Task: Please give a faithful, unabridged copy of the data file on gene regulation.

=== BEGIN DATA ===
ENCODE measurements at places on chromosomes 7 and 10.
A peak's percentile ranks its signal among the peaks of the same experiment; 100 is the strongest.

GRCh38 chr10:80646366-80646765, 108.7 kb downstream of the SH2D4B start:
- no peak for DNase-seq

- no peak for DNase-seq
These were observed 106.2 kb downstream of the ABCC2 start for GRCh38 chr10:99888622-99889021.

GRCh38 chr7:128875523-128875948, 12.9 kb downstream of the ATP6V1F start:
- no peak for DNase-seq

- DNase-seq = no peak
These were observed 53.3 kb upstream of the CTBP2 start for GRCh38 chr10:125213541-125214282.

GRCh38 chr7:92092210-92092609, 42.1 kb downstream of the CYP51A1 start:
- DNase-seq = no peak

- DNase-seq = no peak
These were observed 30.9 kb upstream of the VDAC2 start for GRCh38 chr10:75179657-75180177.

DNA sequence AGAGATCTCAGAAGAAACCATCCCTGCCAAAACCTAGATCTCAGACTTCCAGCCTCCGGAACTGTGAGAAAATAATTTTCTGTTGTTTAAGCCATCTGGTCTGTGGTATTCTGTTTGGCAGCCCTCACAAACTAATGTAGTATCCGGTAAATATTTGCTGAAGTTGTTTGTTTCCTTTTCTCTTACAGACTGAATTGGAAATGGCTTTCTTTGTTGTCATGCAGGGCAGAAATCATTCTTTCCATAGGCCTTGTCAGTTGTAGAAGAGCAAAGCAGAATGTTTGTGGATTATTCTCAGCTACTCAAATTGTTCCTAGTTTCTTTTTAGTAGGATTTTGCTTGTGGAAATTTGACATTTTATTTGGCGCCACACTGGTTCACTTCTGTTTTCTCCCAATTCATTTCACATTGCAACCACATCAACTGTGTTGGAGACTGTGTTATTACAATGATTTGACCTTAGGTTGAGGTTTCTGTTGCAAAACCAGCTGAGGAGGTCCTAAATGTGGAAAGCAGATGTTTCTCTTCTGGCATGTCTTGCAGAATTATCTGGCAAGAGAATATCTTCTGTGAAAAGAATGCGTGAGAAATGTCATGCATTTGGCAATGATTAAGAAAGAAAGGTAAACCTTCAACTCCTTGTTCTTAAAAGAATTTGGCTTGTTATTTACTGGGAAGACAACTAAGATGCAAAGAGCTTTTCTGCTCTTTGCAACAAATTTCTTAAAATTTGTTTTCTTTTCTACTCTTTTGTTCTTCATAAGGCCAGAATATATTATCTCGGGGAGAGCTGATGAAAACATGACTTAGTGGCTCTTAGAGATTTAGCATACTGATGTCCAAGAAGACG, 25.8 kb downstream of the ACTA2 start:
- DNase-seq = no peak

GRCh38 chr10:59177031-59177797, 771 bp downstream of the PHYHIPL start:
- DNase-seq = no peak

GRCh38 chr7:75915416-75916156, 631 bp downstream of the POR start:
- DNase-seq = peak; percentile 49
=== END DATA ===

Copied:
ENCODE measurements at places on chromosomes 7 and 10.
A peak's percentile ranks its signal among the peaks of the same experiment; 100 is the strongest.

GRCh38 chr10:80646366-80646765, 108.7 kb downstream of the SH2D4B start:
- no peak for DNase-seq

- no peak for DNase-seq
These were observed 106.2 kb downstream of the ABCC2 start for GRCh38 chr10:99888622-99889021.

GRCh38 chr7:128875523-128875948, 12.9 kb downstream of the ATP6V1F start:
- no peak for DNase-seq

- DNase-seq = no peak
These were observed 53.3 kb upstream of the CTBP2 start for GRCh38 chr10:125213541-125214282.

GRCh38 chr7:92092210-92092609, 42.1 kb downstream of the CYP51A1 start:
- DNase-seq = no peak

- DNase-seq = no peak
These were observed 30.9 kb upstream of the VDAC2 start for GRCh38 chr10:75179657-75180177.

DNA sequence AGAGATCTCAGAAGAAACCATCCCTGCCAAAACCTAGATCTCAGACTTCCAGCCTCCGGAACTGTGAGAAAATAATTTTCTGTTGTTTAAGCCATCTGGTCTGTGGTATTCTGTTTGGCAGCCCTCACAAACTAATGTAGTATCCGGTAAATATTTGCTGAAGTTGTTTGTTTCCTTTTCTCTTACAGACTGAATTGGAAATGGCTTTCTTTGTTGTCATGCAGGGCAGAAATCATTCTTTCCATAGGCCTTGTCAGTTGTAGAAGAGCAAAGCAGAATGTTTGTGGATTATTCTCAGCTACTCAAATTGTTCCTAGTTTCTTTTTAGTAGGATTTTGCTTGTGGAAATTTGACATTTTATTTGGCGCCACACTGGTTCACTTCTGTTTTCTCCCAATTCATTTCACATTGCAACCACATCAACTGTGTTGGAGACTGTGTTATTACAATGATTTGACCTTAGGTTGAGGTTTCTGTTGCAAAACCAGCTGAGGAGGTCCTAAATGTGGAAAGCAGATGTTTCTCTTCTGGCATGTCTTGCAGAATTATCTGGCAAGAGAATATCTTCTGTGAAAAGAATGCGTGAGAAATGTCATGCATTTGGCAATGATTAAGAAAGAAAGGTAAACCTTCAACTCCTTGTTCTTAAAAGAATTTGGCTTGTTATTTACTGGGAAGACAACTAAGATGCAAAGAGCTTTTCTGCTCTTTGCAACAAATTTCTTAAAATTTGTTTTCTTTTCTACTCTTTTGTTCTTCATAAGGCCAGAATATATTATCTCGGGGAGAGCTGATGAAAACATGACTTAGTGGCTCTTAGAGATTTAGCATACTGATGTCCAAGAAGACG, 25.8 kb downstream of the ACTA2 start:
- DNase-seq = no peak

GRCh38 chr10:59177031-59177797, 771 bp downstream of the PHYHIPL start:
- DNase-seq = no peak

GRCh38 chr7:75915416-75916156, 631 bp downstream of the POR start:
- DNase-seq = peak; percentile 49